One of women’s hockey’s most exciting young stars has made her way onto the scene of NCAA Hockey East. Now 20 years old and a freshman at Northeastern University, Switzerland’s Alina Müller holds the Olympic record for youngest medalist in women’s hockey. At all of 15 years old at the 2014 Sochi Winter Games, Müller scored a goal and two assists as the Swiss skated home with the bronze medal. Though they would not medal at the recent 2018 PyeongChang Games, Müller still managed to turn that tournament on its ear by being the leading scorer of all women’s hockey participants at those Olympics. In fact, she was the only female hockey player to score double digits in points in South Korea and one of just two hockey players total to accomplish the feat (on the men’s side, the Olympic Athletes from Russia’s Nikita Gusev did so as well).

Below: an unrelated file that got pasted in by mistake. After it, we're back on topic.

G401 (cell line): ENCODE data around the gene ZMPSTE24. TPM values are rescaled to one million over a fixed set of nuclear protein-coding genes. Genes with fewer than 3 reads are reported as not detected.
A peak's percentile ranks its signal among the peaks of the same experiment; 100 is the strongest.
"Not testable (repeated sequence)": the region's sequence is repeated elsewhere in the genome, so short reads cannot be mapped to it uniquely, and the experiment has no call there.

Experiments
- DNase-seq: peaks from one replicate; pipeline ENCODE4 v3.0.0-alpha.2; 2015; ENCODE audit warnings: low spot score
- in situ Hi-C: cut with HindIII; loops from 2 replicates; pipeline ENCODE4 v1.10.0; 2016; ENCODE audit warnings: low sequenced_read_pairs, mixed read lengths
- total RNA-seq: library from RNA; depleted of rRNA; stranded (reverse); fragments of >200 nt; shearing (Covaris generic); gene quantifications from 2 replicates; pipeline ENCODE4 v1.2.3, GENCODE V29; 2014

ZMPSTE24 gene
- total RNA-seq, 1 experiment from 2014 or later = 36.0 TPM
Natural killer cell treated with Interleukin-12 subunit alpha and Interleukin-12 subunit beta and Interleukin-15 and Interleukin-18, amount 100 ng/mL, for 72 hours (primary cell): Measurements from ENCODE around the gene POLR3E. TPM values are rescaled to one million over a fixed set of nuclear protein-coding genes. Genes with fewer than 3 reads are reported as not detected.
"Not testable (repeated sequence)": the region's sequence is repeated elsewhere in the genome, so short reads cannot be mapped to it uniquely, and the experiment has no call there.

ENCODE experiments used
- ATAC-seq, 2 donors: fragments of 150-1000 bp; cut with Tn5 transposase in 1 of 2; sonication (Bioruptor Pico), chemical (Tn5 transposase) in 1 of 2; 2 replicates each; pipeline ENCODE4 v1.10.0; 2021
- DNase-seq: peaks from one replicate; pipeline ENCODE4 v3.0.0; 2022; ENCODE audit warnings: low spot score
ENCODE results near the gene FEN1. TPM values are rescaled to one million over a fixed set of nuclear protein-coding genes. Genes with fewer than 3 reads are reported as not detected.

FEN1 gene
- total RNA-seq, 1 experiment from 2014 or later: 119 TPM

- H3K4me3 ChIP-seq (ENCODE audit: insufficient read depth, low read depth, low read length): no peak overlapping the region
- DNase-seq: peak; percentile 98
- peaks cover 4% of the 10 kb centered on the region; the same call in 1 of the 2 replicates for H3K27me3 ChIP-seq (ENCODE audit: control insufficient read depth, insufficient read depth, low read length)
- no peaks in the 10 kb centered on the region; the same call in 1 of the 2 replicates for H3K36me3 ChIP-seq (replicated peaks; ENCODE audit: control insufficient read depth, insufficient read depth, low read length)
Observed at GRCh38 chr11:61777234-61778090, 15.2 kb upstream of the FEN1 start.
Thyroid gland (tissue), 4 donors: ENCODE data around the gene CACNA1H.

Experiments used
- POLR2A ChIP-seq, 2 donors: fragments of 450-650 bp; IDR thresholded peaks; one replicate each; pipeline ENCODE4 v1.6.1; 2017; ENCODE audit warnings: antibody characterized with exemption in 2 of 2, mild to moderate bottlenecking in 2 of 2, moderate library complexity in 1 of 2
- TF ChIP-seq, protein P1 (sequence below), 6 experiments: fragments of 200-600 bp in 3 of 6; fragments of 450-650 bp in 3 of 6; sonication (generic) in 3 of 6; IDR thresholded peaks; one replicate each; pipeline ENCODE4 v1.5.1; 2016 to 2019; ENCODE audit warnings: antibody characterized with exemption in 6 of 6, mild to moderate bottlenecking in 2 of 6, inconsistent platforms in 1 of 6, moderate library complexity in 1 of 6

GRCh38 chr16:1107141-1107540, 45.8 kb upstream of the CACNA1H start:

Now the Northeastern Huskies believe that she will continue to be a scoring-machine with a winning spirit on the college hockey scene too. They are welcoming her on board with widely opened arms. Northeastern has routinely found success with European players in their women’s program. Players such as Denisa Křížová (Czech Republic), Lucie Povová (Czech Republic), Müller’s fellow countrywomen Florence Schelling and Julia Marty, and fellow freshman Chloé Aurard (France) have each found success as Huskies. Now it’s Müller’s turn to showcase her talents.
— Northeastern Women’s Hockey (@GoNUwhockey) June 14, 2018
“It has always been my dream to play hockey at this level,” she told THW, “and it is unreal the kind of opportunities you get at Northeastern as a female hockey player. I am just excited to bring my game to the next level. The first few weeks here at Northeastern have been even better than I expected.”
Finding the Right NCAA Program for Her